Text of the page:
“I would say that going forward, all physical kinetic military action that would be occurring in Eastern Europe will be preceded by a cyber pulse, and I don’t see why that is not going to happen sooner rather than later,” Kellermann said.
Leaders on Capitol Hill are also concerned around the potential for cyberattacks to come to the fore as tensions rise.
“Russia has consistently used cyber against Ukraine,” Senate Intelligence Committee Chairman Mark Warner (D-Va.) told The Hill this week. “Already the level of conflict between Ukraine and Russia, it’s not a shooting war in the physical sense, but it’s an active conflict.”
Senate Homeland Security and Governmental Affairs Committee Chairman Gary Peters (D-Mich.) told The Hill that “you always have to be concerned about that; the Russians have sophisticated cyber operations,” while Senate Armed Services Committee member Richard Blumenthal (D-Conn.) warned that cyber operations could pinpoint specific issues.
“The Russians have been very focused on using cyber to disrupt not only our national defense but our allies and potentially Ukraine, so I am deeply concerned that they are going to be using cyber against Ukrainians, especially to intercept and interfere with the use of arms that we may provide to Ukraine,” Blumenthal told The Hill Wednesday.
The U.S.-Russia tensions over Ukraine are also coming at a tenuous time in cyberspace following the discovery late last week of a vulnerability in Apache logging package log4j that is used widely in organizations around the world.
Cybersecurity professionals have been left scrambling to institute patches before exploitation can occur, but they are in a race with nation states and cybercriminals alike. Both Microsoft and Mandiant this week publicly acknowledged that state-sponsored hackers, including those in China and Iran, were actively exploiting the vulnerability to target organizations, with Russia likely to join the ranks.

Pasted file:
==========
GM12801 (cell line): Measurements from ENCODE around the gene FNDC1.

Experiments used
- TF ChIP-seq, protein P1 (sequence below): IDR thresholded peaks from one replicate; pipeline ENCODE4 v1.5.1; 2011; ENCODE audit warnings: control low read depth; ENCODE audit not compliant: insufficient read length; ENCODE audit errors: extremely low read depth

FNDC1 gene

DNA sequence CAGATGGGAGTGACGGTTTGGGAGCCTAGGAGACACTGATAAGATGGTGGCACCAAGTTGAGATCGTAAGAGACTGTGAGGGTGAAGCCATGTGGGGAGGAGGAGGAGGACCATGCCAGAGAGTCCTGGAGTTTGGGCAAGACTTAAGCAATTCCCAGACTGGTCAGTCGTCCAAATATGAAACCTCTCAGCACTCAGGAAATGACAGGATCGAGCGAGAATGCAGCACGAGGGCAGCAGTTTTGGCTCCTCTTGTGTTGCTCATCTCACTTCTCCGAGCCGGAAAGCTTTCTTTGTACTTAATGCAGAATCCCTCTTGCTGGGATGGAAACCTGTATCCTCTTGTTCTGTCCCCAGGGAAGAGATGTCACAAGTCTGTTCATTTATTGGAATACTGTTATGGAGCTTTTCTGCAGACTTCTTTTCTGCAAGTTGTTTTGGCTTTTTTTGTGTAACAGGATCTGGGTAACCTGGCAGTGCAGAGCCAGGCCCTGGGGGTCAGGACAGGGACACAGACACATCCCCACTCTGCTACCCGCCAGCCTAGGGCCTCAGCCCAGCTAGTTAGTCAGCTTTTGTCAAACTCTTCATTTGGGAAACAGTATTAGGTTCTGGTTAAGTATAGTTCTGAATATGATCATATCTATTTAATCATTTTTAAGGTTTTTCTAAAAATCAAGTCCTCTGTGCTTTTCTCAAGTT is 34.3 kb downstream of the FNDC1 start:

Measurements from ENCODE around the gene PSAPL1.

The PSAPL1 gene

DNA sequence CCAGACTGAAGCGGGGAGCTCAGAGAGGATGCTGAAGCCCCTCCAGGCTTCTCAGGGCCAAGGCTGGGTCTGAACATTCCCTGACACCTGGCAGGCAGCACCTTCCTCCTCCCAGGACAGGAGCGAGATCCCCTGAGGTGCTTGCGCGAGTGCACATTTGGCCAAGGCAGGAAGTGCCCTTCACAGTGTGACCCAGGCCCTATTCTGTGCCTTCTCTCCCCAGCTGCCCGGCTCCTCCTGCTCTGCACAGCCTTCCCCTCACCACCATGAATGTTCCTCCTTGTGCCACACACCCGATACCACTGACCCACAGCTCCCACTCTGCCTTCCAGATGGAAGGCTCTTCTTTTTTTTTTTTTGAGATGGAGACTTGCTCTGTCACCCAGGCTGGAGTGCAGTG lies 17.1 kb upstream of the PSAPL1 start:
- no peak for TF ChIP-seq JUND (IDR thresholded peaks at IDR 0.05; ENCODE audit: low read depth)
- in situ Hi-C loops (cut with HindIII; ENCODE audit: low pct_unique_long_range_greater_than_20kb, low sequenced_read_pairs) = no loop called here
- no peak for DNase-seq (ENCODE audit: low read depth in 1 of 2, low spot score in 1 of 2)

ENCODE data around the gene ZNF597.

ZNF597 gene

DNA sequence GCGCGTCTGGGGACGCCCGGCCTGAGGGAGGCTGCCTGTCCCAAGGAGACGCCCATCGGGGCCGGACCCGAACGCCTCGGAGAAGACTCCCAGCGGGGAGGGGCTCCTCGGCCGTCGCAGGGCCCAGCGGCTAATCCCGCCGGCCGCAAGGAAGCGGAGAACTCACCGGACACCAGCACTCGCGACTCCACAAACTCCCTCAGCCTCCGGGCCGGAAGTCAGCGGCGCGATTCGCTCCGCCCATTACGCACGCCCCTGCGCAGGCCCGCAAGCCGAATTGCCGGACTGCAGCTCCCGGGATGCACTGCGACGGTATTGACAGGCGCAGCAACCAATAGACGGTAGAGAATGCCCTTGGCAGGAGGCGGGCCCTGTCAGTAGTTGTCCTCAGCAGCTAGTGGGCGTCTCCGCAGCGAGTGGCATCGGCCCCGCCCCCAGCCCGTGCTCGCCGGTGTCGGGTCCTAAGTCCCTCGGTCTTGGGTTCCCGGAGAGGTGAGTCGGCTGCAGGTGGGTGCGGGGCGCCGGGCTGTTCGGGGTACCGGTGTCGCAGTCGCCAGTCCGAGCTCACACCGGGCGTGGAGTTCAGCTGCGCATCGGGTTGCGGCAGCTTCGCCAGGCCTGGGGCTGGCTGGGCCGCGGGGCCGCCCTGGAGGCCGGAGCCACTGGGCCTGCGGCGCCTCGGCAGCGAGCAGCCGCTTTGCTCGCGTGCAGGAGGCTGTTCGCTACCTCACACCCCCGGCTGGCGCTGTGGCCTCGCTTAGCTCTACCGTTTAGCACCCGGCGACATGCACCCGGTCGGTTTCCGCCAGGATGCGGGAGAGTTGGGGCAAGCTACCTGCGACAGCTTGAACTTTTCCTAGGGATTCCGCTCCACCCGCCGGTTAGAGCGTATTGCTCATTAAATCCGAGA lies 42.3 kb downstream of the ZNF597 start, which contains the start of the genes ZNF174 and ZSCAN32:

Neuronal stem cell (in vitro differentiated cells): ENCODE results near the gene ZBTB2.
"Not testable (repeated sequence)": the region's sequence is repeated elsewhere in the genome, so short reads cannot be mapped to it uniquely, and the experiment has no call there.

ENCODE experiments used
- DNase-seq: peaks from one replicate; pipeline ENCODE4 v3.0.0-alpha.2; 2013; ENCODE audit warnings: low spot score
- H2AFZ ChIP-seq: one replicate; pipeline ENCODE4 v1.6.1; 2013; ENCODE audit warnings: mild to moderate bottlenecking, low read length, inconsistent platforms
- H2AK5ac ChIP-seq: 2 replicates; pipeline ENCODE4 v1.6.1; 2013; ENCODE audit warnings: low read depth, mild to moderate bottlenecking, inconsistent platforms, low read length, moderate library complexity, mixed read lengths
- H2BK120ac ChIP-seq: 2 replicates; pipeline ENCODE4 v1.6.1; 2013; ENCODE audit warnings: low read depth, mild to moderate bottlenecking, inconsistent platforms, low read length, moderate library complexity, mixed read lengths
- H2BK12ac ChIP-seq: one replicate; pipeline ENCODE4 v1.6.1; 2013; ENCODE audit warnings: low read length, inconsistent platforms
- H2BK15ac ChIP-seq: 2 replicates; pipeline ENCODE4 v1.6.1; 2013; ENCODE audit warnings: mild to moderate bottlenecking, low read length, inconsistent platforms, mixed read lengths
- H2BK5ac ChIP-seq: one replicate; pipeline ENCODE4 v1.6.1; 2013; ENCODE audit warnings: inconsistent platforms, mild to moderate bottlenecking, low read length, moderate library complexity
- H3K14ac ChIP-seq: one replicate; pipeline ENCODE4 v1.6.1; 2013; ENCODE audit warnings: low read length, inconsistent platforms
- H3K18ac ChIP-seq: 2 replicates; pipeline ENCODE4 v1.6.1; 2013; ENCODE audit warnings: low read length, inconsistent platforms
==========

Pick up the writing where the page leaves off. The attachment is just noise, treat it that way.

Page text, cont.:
“The unit who conducts cyber espionage already has their wish list of targets, and so this vulnerability allows them to improve their ability to gain access to those targets,” Hultquist said of potential Russian use of the log4j vulnerability. “They are going to try to make their way through that wish list using that tool … without a doubt, it will be leveraged by cyber espionage actors and cyber actors.”
Heightening concerns further is the lack of an established red line that would make clear what constitutes an act of war in cybersecurity, lowering the stakes for Russia if they want to hit either the U.S. or Ukraine and minimize consequences.
“We have to be willing to attribute aggressively,” Montgomery said. “This is a big problem in the cyber sphere, when a country attacks another country with a cruise missile, we identify it within hours … but when a cyberattack occurs, instead of minutes or hours, it tends to be weeks or months, and we have to shorten that gap and rapidly share information with our European allies.”
Hultquist noted that tracking Russian cyber activity is difficult, and no major cyber operations against Ukraine have come to light at this point in the troop buildup. But that does not mean that either the U.S. or Ukraine was in the clear headed into the holidays.
“I think that Vladimir Putin will very willingly use whatever tools are at his disposal to do whatever he wants,” Montgomery said. “I think he makes his own decisions, and the fact that it bothers us gives him a level of enjoyment.”